Einstein The Pure Loudspeaker

In a final twist of norms, The Pure can be run two ways: one, each speaker can be run full range using the built-in bass amps modules leashed up to an RCA pre-out on your preamp; or, two, each speaker can also be run full range via your main amplifier; whereby you would simply leash the top cabinet to the bottom cabinet via a pair of jumper cables. To further help the speaker get out of the way of your room, Volker cleverly, nay, cunningly, decided to also incorporate both level and frequency attenuation for the 700w powered woofer and a 3-way high frequency adjustment switch to the horn tweeter, respectively. Clearly, the goal for The Pure has been to maximize typical in-home sonics and to minimize the ways of getting you there. Maximum joy, maximum value. As I said, clever indeed.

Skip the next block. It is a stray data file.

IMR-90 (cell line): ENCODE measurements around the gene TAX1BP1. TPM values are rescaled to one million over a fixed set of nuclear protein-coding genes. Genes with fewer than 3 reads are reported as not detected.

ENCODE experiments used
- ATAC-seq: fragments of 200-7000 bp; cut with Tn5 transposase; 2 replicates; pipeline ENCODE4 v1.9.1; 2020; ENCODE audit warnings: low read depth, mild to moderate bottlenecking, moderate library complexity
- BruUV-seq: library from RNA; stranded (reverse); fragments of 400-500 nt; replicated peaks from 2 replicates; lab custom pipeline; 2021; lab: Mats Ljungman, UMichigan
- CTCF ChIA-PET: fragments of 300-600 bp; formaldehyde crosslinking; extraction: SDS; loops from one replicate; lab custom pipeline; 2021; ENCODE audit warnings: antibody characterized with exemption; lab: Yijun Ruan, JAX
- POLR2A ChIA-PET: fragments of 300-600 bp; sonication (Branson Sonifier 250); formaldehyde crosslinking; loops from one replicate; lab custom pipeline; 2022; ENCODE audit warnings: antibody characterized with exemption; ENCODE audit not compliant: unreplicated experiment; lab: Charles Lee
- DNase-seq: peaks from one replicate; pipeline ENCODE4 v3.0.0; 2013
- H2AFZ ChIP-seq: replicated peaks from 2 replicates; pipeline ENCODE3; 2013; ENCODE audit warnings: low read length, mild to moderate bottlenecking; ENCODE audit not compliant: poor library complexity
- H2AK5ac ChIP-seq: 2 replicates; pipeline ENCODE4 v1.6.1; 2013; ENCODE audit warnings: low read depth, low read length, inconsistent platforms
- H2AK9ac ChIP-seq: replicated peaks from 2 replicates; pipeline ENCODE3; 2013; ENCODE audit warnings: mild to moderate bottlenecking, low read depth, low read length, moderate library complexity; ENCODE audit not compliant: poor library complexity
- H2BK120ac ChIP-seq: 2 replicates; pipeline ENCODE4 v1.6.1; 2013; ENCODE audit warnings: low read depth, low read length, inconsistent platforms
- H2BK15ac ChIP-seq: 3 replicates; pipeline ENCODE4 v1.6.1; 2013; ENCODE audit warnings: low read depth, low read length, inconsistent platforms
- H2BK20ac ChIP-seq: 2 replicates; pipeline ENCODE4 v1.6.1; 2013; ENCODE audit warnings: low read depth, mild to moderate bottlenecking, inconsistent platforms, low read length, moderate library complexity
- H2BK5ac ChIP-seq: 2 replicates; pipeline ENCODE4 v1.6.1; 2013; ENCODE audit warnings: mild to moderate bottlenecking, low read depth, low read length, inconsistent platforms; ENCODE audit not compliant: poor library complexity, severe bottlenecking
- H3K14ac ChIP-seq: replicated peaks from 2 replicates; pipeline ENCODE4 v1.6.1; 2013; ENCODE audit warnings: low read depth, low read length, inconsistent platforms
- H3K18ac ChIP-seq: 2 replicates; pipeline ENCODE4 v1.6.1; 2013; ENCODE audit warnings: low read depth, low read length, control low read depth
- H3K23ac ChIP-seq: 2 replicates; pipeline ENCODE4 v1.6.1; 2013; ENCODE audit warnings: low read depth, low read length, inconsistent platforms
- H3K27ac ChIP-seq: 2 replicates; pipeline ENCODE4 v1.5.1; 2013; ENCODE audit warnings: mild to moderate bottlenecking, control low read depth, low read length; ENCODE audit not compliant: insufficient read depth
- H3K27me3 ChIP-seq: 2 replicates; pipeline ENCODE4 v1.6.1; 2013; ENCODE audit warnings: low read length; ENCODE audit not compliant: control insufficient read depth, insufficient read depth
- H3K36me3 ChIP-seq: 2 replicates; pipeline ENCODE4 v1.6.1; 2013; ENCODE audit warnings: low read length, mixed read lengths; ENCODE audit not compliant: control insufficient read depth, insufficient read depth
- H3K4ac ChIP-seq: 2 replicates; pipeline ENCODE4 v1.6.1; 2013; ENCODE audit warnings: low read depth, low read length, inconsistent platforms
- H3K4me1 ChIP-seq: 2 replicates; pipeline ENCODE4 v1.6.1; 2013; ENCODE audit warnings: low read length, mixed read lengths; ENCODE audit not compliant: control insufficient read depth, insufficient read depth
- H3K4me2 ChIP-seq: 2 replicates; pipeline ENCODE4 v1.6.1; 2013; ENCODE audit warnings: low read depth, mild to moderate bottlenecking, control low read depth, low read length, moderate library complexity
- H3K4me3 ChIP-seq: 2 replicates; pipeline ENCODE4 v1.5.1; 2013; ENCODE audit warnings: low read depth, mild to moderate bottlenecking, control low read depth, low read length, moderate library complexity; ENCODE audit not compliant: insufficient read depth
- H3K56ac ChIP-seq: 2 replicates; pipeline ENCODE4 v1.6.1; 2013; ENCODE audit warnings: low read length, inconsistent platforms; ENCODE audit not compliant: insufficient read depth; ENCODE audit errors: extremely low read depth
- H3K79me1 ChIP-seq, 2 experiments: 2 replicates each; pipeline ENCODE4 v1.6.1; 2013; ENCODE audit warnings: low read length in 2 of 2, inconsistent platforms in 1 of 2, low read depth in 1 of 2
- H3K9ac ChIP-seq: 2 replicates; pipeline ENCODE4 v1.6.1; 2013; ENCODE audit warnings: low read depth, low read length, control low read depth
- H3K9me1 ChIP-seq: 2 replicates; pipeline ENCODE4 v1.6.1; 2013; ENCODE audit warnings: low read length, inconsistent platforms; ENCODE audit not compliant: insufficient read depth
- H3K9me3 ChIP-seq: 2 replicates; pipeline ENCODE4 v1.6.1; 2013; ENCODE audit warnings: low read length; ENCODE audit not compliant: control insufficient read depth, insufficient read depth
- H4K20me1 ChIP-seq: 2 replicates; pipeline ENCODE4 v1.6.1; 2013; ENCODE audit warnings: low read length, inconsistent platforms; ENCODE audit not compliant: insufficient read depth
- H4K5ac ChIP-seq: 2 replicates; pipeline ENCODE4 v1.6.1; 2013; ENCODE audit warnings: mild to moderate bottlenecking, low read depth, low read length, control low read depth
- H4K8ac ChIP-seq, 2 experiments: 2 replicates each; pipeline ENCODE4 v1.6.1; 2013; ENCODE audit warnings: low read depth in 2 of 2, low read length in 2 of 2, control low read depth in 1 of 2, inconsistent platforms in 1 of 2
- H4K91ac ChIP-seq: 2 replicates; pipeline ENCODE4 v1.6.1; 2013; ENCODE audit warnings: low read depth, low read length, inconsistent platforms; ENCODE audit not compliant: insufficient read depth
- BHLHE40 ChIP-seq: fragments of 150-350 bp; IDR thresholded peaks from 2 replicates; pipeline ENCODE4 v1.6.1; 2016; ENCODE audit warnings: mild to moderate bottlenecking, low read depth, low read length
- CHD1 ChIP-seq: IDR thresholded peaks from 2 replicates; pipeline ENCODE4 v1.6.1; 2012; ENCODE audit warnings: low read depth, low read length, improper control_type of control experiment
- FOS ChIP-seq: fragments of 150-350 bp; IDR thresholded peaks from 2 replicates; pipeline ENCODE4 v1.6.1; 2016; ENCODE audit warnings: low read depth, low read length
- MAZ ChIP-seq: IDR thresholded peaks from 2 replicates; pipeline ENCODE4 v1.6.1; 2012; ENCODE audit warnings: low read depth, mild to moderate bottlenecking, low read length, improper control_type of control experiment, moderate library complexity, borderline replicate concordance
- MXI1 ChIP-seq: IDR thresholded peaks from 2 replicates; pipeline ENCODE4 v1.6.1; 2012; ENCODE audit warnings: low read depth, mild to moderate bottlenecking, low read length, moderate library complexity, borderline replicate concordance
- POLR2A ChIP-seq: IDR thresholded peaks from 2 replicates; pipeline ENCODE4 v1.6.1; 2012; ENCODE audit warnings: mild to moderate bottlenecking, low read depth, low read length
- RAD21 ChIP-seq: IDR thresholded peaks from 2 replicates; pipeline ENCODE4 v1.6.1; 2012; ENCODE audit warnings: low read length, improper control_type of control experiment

Given this in home setup friendly on-speaker adjustment, The Pure's setup routine at chez K was straight forward, if not to say, a nice summer breeze.

Now then the past few years have seen a number of high profile speakers run through my room(s); from Zu Audio's Druid V, to Wilson Audio's Alexia and (now) mighty and mighty fine Alexx; from YGs Hailey to Sonja 2.3, I've pretty much seen the gamut and representation of some serious beating air into submission fire power.